Human Factors Engineering (HFE), or usability engineering, focuses on the interactions between people and devices and ultimately, aims to enhance patient safety by minimising use-related hazards.

It is no longer appropriate to determine a mistake a user makes while interacting with a device as ‘user error’. These ‘mistakes’ or ‘user errors’ that occur during use of a device must be regarded as a fault in the device itself and subsequently, dealt with measures such as those a component failure would.

 

The wider benefits of reducing risks and enhancing patient safety include;

  • Devices that are easier to use (including easier to read controls and displays)
  • Safer devices
  • Better user understanding of the device and treatment
  • Device’s that are easier to maintain and repair
  • More intuitive device’s therefore reduced user reliance on manuals and reduced need for training / retraining
  • Reduced risk of use error
  • Reduced risk of adverse events therefore reduced risk of product recalls
  • Improved medication adherence
  • Wider inclusivity

According to researchers at Johns Hopkins University, in 2019, medical error was the third leading cause of death in the United States. Only lung disease and cancer took more lives that year. Of the deaths caused by medical error, it is estimated that 15% were a result of user error caused by a poorly designed user interface. To put this into context, in the US in 2019, a poorly designed user interface was responsible for more deaths than firearms.

How do we, as medical device designers, address the above problem and reduce risk too?

It’s crucial to understand the ways in which people (users) perceive and interpret information to make decisions about what to do and how to manipulate a device (this can include adjusting settings, replacing components, starting or, stopping the device). In turn, it’s important to understand how the device receives inputs from the user and consequently, responds.

We follow a standardised user-centred design process that focuses on user safety. This process is known as Human Factors Engineering or Usability Engineering and is mandatory when developing a medical device. The process is governed by the collateral standard IEC 62366, “Application of usability engineering to medical devices,” (or in the US by the FDA’s guidance documents, “Applying Human Factors and Usability Engineering to Medical Devices.” which are closely aligned to IEC 62366). IEC 62366 outlines a process of iteratively designing and testing a user interface to ensure user safety, and then validating the interface to ensure that no unacceptable risks arise from use. The user interface includes all components that the user interacts with while preparing the device, using the device and also maintaining the device. These steps typically include unpacking, setting up, calibrating, cleaning, perhaps replacing the battery and making general repairs to the device etc.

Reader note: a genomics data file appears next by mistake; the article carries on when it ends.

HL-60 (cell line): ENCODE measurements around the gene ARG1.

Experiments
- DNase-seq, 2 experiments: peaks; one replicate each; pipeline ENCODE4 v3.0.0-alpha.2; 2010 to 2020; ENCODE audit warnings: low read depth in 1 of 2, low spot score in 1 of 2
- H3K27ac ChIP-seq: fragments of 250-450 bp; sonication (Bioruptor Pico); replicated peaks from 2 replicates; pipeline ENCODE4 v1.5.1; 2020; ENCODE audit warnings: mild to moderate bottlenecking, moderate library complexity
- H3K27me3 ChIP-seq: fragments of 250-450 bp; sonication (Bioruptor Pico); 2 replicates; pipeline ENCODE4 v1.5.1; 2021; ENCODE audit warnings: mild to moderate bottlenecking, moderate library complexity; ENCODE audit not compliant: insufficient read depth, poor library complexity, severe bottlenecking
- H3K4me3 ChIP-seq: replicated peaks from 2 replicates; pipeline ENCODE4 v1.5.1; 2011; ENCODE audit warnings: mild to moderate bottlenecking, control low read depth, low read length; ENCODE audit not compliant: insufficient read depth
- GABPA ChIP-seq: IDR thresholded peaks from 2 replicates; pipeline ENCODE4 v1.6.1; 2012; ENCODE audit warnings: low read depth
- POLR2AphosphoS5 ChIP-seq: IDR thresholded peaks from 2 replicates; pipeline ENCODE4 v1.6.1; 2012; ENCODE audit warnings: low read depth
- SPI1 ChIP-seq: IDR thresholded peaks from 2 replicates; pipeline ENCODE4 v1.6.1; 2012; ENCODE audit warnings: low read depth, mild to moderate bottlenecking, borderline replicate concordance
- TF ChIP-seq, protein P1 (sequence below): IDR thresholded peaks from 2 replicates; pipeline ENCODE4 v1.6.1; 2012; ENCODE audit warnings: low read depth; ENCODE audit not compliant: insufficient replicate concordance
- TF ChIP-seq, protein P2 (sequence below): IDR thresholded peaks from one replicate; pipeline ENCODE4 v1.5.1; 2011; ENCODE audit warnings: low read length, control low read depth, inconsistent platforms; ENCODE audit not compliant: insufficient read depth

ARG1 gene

To comply with standards such as ISO 14971, it’s crucial to demonstrate that you’ve applied a number of tools to analyse and mitigate risk. There are a number of methods for identifying failure modes throughout the device development process such as FTA (Fault Tree Analysis) and FMEA (Design Failure Mode and Effect Analysis). Although there are other risk assessment techniques that are wholly acceptable such as HAZOP (Hazard and Operability Analysis), FMEA and FTA are industry favourites.

Human Factors Engineering fits into the Design Controls process, a process that gives structure to Medical Device Design & Development. Whilst Design Controls allows for some innovation in the design process, they ensure you are meeting all of the product’s and user’s indented needs in a tightly controlled manner. This ensures designs remain feasible and allow for full traceability. Ultimately, Design Controls demonstrate that your medical device is safe, effective, and meets the indications for use. Not to forget that they also focus on ensuring that you will be able to repeatedly manufacture the device as intended.

Applying Design Controls is not a singular activity. It is an accumulation of thorough planning, executing, and documenting throughout the process (pre-design control and during design control). Usually, Design Controls will start with capturing user needs to define Intended Use Statements/Claims. These claims, are then used to define the project’s design inputs which guide the design process and, ultimately, generate design outputs (examples of these include drawings, specifications & instructions – essentially everything you need to manufacture and assemble the device correctly) which address all user needs.

The Usability Engineering process is truly multi-disciplinary and relies on expertise from an array of disciplines such as engineering, design, cognitive psychology, and risk management. At HD, we benefit from the multi-disciplinarily of our team, and network, to offer a robust Human Factors Engineering element when designing medical devices. If you would like to learn more or discuss how Haughton Design can help with your Medical Device development, please get in touch.

Amber Davies, Human Centred Designer & Digital Marketer Amber Davies 30 July 2021

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Get in Touch with Amber Davies

Human Centred Designer & Digital Marketer

Amber graduated from Cardiff Metropolitan University with a degree in Product Design. She has a particular interest in the medical field stemming from her personal experience of using a medical device. She pairs her design background with her personal experiences to apply empathy and develop improved user experiences. Amber also combines this understanding to liaise with customers and create digital content at HD.

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